Tips on Managing Your Restaurant’s Cash Flow

Jessica Elliott

Jessica couples her 24 years of restaurant and hospitality industry experience with meticulous research to deliver insight into technology, operations, and marketing topics. Her optimized copy helps companies engage their audience while strengthening their communication with clients, employees, and management.

Business People Meeting in Restaurant

One of the biggest reasons for restaurant failure is money troubles. However, the ongoing economic and social disruption left many companies struggling with cash flow issues. While you can’t plan for everything, ongoing restaurant financial management helps you create seasonal budgets and prepare for emergencies.

Learn how to use your data and accounting system to design a system that supports healthy cash flow. Take control of your finances using these tips on managing your restaurant’s cash flow.

What is your restaurant’s cash flow?

All the cash coming into your business minus all funds going out represents your cash flow. You may calculate it daily, weekly, or monthly using a cash flow statement. Being aware of this number helps you avoid surprises and prevent significant problems.

Business owners use a cash flow forecast, which breaks expenses down into fixed and variable costs. With regular reporting, you’ll have ample warning that you need to tighten your pocketbooks by reducing expenses or delaying payments so you can continue to pay vendors and employees.

Why do business owners face cash flow problems?

Cash flow issues stem from losses or unexpected decreases in your sales, holding onto too much inventory, having high labor to sales ratio, or surprise expenses that wipe out your profits. If you don’t regularly track your cash flow, it’s easy to get caught off-guard due to seasonal changes or jumps in supply costs. Plus, many business owners put off entering invoices, giving them an inaccurate cash flow forecast.

Top tips on managing your restaurant’s cash flow

Balancing a budget is sure easier said than done. Between daily sales, supplier price changes, and fluctuating labor costs, it’s tough to make the numbers match up. Stave off problems with cash flow reporting and identify ways to increase revenue and decrease expenses to ensure you have enough liquidity to pay your bills.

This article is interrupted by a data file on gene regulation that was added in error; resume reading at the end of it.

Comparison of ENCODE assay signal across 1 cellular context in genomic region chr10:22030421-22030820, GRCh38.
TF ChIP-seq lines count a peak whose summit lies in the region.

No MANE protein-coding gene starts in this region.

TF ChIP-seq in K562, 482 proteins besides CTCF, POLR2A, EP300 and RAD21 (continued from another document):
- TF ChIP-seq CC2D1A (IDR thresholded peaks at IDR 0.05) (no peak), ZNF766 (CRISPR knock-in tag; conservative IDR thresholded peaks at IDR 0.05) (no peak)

1. Increase cash flow visibility

The more cash flow data you have, the easier it is to make decisions and create seasonal budgets. Use your restaurant management software and accounting program to:

  • Accurately record, categorize, and code transactions.
  • Oversee accounts payable information.
  • Create custom revenue reports to help predict future income.
  • Calculate and print cash flow statements, balance sheets, and income statements.
  • Track key performance indicators (KPIs), including prime costs.

2. Maintain accurate inventory data

Keeping extra inventory, especially high-dollar items like alcohol, reduces your cash flow. You may be over-ordering or experiencing less demand for specific products. Take stock of expensive items daily using digital inventory tracking tools, and identify possible theft issues or improper use.

Pinpoint any ingredients that don’t get much use, and try to eliminate as many as possible. The same goes for paper and cleaning supplies. You may save money by buying bulk items and refilling individual containers. But avoid buying in bulk if it takes up too much of your available cash and doesn’t produce enough savings to make up for the shortfall.

3. Boost revenue streams

To make up for budget deficits, the best thing to do is to increase revenue streams. This isn’t easy to do, especially when adding a revenue stream requires buying supplies. However, you can estimate your financial risks and select ideas guaranteed to bring in additional cash. During COVID-19, restaurants innovated by:

  • Selling and delivering grocery items
  • Promoting other services like catering, delivery, or carry out
  • Offering meal kits or heat and serve family menu items
  • Developing branded merchandise like hats, shirts, or cookbooks
  • Partnering with local businesses to provide two-for-one services
  • Advertising low cost, high-value dishes
  • Boosting gift card sales through special promotions

4. Review supplier invoices

Your staff already double checks every order to ensure you receive precisely what you’re paying for. But, invoices may have errors, making it essential to review the numbers. This is especially important if you have multiple sites, as you may use one vendor for something like your dumpsters. Still, upon closer inspection, you might realize you’re paying more for the same services at another location.

Or your employees checked off the inventory you received, but instead of your regular product, your supplier sent a higher-priced version. You also may have contract pricing for certain items. These numbers occasionally get messed up when a vendor switches software, people change job positions, or their pricing updates before your current contract ends.